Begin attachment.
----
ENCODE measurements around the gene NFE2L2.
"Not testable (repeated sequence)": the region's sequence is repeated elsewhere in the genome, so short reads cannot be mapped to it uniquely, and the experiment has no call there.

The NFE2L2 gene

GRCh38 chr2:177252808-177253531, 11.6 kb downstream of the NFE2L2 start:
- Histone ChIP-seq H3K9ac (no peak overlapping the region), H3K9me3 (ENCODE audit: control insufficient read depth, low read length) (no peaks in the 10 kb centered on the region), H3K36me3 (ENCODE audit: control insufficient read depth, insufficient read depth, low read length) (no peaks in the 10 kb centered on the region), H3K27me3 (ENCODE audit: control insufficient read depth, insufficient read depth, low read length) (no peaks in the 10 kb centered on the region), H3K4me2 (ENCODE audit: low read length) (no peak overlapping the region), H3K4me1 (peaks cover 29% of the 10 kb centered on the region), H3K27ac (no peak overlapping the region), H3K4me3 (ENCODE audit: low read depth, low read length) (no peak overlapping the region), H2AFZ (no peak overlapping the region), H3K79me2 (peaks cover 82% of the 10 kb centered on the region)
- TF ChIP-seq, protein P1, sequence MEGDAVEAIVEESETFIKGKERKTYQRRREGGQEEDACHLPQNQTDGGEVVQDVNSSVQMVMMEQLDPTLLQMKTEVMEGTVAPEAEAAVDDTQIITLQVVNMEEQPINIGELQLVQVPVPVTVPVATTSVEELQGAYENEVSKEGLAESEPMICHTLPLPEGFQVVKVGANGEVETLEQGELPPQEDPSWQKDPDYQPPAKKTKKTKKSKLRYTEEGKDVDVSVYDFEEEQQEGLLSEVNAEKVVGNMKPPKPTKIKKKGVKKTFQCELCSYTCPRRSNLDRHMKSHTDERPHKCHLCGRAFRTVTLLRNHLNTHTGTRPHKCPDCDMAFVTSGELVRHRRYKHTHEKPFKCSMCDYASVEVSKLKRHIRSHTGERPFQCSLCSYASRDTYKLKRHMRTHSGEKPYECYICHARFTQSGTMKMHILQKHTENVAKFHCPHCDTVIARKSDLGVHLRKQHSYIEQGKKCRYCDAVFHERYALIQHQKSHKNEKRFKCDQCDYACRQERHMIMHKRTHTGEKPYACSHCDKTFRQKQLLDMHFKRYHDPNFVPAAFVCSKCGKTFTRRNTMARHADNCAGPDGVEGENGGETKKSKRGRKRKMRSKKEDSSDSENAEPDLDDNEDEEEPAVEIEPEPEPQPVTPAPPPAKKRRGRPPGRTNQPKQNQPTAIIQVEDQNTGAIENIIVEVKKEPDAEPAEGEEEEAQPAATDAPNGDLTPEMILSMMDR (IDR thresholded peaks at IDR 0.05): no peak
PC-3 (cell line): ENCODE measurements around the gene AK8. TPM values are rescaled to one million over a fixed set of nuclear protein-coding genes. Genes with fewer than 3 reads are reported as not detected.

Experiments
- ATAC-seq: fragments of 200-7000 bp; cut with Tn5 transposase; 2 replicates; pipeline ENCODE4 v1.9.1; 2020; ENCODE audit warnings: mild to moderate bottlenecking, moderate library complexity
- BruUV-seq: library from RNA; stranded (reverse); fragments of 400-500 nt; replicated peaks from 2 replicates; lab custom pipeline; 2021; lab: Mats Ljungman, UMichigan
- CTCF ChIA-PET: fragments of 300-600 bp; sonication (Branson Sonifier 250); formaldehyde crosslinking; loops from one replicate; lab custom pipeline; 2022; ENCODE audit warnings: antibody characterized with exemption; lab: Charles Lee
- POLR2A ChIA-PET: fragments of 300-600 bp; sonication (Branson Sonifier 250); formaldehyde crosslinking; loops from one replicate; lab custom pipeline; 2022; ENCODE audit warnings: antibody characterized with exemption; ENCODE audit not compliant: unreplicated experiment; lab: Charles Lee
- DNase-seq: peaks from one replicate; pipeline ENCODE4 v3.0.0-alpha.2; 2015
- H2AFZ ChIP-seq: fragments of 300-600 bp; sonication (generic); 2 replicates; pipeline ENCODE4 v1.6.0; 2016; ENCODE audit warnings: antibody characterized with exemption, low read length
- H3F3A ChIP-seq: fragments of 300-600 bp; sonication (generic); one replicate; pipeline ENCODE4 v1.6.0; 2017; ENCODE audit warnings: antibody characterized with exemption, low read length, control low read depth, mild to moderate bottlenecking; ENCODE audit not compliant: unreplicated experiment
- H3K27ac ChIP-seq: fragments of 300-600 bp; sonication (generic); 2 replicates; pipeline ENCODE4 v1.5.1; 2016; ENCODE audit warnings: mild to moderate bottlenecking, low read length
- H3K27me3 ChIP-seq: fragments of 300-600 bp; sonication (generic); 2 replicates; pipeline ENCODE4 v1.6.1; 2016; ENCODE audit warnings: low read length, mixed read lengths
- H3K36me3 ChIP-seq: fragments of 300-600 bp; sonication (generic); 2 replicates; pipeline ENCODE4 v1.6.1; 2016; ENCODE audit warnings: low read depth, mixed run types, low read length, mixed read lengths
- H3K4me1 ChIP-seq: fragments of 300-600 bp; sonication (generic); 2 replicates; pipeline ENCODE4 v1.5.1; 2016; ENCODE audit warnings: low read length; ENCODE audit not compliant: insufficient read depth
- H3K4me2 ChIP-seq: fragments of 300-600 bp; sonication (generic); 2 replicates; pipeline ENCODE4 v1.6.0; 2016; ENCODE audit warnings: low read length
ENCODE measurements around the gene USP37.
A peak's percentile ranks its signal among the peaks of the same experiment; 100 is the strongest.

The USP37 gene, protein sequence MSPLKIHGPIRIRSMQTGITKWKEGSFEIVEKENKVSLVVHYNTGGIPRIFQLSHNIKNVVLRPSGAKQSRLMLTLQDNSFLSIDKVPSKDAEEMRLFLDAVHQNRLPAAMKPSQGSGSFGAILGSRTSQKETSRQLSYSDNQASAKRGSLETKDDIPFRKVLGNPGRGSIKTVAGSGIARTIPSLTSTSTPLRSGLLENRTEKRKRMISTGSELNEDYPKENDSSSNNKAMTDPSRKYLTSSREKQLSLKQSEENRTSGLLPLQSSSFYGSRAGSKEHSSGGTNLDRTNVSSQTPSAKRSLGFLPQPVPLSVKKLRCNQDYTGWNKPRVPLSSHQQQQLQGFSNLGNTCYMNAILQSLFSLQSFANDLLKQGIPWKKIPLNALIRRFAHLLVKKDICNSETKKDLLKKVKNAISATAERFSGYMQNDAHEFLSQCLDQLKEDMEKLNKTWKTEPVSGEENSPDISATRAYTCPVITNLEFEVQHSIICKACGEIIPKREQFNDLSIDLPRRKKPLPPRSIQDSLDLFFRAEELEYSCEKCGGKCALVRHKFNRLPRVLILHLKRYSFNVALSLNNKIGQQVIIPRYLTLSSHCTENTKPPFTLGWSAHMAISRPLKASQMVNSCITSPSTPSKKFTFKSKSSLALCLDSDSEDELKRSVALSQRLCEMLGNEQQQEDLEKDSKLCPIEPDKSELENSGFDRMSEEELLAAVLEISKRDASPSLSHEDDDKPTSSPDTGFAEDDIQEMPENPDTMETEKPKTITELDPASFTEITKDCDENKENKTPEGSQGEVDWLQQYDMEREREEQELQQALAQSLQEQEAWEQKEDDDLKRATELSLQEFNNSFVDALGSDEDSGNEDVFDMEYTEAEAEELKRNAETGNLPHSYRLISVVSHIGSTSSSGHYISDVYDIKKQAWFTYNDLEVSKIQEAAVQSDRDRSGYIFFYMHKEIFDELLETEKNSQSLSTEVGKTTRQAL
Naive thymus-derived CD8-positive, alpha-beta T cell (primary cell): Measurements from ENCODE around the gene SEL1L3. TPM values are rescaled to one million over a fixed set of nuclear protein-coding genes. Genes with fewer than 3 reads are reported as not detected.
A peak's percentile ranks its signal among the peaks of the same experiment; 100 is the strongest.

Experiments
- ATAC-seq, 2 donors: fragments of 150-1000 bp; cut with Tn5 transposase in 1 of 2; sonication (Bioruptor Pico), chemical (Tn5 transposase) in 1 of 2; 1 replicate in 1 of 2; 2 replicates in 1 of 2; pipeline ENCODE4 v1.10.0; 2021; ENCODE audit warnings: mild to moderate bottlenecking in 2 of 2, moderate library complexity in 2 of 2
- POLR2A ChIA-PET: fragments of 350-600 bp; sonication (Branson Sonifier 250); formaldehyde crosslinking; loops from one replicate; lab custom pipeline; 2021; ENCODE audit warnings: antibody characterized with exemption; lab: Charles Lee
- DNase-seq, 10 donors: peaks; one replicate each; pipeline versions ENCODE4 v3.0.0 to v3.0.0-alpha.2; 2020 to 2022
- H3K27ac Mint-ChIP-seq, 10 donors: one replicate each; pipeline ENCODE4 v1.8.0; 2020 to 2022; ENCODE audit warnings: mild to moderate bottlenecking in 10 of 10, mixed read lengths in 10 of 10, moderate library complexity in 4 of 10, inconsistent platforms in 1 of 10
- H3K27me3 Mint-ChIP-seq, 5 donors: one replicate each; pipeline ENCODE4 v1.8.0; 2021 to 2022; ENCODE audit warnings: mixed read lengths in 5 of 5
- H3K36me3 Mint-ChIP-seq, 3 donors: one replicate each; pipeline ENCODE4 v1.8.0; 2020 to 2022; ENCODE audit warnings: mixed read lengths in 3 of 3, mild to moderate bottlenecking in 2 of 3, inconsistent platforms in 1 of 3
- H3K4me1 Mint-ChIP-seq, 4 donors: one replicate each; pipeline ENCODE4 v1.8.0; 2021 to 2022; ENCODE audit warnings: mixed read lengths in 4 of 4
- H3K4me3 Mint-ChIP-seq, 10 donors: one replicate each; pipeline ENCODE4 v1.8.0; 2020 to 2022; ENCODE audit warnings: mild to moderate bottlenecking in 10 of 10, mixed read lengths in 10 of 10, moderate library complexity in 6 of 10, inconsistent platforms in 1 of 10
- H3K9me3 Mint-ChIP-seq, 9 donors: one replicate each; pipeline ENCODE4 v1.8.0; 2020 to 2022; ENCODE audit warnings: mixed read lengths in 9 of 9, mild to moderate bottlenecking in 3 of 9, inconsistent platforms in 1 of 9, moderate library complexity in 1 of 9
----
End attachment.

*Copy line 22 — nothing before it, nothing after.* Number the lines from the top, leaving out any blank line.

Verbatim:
A peak's percentile ranks its signal among the peaks of the same experiment; 100 is the strongest.